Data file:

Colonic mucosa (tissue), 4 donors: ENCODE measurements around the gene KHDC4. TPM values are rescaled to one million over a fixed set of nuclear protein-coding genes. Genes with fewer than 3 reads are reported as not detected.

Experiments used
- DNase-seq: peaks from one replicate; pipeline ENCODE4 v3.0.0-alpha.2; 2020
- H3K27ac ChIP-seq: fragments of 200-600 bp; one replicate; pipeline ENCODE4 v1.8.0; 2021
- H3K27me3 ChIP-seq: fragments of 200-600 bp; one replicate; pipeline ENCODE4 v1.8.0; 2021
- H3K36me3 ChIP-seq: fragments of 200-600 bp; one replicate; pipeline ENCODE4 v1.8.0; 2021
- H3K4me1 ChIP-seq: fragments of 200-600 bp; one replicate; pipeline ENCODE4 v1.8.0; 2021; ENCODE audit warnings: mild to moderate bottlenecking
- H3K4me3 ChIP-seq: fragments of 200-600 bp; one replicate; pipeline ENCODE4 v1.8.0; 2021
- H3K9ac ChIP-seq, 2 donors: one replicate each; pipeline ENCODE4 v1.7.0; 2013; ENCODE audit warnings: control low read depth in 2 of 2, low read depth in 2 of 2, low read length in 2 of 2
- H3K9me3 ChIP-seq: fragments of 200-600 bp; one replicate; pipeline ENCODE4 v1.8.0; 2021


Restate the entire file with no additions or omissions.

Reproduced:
Colonic mucosa (tissue), 4 donors: ENCODE measurements around the gene KHDC4. TPM values are rescaled to one million over a fixed set of nuclear protein-coding genes. Genes with fewer than 3 reads are reported as not detected.

Experiments used
- DNase-seq: peaks from one replicate; pipeline ENCODE4 v3.0.0-alpha.2; 2020
- H3K27ac ChIP-seq: fragments of 200-600 bp; one replicate; pipeline ENCODE4 v1.8.0; 2021
- H3K27me3 ChIP-seq: fragments of 200-600 bp; one replicate; pipeline ENCODE4 v1.8.0; 2021
- H3K36me3 ChIP-seq: fragments of 200-600 bp; one replicate; pipeline ENCODE4 v1.8.0; 2021
- H3K4me1 ChIP-seq: fragments of 200-600 bp; one replicate; pipeline ENCODE4 v1.8.0; 2021; ENCODE audit warnings: mild to moderate bottlenecking
- H3K4me3 ChIP-seq: fragments of 200-600 bp; one replicate; pipeline ENCODE4 v1.8.0; 2021
- H3K9ac ChIP-seq, 2 donors: one replicate each; pipeline ENCODE4 v1.7.0; 2013; ENCODE audit warnings: control low read depth in 2 of 2, low read depth in 2 of 2, low read length in 2 of 2
- H3K9me3 ChIP-seq: fragments of 200-600 bp; one replicate; pipeline ENCODE4 v1.8.0; 2021